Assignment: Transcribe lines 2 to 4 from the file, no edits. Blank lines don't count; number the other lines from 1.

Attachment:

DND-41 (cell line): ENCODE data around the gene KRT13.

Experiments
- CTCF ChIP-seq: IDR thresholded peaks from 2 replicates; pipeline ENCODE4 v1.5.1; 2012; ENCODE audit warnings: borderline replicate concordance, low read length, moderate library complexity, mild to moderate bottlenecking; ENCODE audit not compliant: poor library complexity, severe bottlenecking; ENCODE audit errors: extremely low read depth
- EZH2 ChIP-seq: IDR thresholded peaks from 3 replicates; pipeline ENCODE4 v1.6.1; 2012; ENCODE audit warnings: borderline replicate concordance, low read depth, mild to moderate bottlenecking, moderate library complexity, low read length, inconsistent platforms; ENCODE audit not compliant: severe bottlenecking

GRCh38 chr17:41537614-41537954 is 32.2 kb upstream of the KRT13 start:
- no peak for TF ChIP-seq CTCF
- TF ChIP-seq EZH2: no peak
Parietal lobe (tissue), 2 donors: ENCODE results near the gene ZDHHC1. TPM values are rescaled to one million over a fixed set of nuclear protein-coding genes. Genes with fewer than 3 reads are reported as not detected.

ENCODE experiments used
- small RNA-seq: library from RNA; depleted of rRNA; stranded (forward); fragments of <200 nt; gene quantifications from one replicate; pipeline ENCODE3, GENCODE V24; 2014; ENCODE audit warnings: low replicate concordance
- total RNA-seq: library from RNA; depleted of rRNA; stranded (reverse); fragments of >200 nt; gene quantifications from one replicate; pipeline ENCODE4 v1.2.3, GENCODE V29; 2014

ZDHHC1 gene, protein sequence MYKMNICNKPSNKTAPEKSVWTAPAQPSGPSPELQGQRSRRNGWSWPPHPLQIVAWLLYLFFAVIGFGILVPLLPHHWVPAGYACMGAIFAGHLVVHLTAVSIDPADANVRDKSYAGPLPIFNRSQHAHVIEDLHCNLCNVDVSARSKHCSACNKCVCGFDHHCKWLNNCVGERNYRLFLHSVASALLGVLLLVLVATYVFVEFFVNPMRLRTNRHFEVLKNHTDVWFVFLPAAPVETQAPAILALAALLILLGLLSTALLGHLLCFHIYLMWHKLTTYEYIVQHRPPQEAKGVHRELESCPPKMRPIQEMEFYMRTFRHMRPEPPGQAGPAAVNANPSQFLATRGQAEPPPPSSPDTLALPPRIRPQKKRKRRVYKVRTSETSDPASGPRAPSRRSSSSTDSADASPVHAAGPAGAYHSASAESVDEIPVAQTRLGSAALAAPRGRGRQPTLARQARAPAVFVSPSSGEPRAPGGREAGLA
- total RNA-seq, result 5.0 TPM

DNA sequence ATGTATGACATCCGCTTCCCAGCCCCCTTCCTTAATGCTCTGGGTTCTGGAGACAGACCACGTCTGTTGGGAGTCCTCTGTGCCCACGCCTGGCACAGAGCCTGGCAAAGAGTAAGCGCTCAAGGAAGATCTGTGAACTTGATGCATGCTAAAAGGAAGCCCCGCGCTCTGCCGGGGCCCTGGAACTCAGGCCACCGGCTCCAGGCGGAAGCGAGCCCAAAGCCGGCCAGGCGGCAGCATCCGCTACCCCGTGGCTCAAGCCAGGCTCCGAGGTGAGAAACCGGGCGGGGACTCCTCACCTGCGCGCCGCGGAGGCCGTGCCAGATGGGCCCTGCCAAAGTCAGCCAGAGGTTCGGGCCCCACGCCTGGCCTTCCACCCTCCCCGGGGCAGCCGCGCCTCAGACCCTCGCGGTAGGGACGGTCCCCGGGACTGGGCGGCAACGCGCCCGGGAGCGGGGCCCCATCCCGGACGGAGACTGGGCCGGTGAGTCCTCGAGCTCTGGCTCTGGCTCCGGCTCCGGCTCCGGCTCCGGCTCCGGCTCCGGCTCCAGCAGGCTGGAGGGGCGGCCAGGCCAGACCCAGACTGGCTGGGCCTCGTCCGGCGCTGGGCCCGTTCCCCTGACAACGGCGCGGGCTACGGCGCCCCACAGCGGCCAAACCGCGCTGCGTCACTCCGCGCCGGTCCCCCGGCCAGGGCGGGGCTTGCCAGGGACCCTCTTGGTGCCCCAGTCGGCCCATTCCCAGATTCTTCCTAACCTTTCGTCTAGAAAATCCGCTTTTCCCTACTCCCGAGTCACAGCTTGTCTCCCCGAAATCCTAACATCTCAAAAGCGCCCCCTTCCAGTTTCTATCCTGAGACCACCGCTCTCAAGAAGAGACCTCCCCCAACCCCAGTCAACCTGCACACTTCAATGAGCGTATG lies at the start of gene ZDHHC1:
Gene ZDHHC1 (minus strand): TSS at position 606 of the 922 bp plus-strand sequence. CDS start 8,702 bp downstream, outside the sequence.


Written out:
Experiments
- CTCF ChIP-seq: IDR thresholded peaks from 2 replicates; pipeline ENCODE4 v1.5.1; 2012; ENCODE audit warnings: borderline replicate concordance, low read length, moderate library complexity, mild to moderate bottlenecking; ENCODE audit not compliant: poor library complexity, severe bottlenecking; ENCODE audit errors: extremely low read depth
- EZH2 ChIP-seq: IDR thresholded peaks from 3 replicates; pipeline ENCODE4 v1.6.1; 2012; ENCODE audit warnings: borderline replicate concordance, low read depth, mild to moderate bottlenecking, moderate library complexity, low read length, inconsistent platforms; ENCODE audit not compliant: severe bottlenecking